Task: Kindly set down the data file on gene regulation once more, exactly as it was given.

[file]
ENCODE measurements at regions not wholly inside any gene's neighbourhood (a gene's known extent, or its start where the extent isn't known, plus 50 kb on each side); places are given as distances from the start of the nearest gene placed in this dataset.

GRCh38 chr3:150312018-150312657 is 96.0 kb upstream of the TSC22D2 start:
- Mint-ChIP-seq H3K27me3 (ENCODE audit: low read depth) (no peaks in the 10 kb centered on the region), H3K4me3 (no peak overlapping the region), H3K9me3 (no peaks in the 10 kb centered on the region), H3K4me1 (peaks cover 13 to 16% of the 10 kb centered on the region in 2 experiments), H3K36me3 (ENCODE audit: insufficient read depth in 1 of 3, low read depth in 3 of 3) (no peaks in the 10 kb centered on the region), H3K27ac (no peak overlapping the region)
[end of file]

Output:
ENCODE measurements at regions not wholly inside any gene's neighbourhood (a gene's known extent, or its start where the extent isn't known, plus 50 kb on each side); places are given as distances from the start of the nearest gene placed in this dataset.

GRCh38 chr3:150312018-150312657 is 96.0 kb upstream of the TSC22D2 start:
- Mint-ChIP-seq H3K27me3 (ENCODE audit: low read depth) (no peaks in the 10 kb centered on the region), H3K4me3 (no peak overlapping the region), H3K9me3 (no peaks in the 10 kb centered on the region), H3K4me1 (peaks cover 13 to 16% of the 10 kb centered on the region in 2 experiments), H3K36me3 (ENCODE audit: insufficient read depth in 1 of 3, low read depth in 3 of 3) (no peaks in the 10 kb centered on the region), H3K27ac (no peak overlapping the region)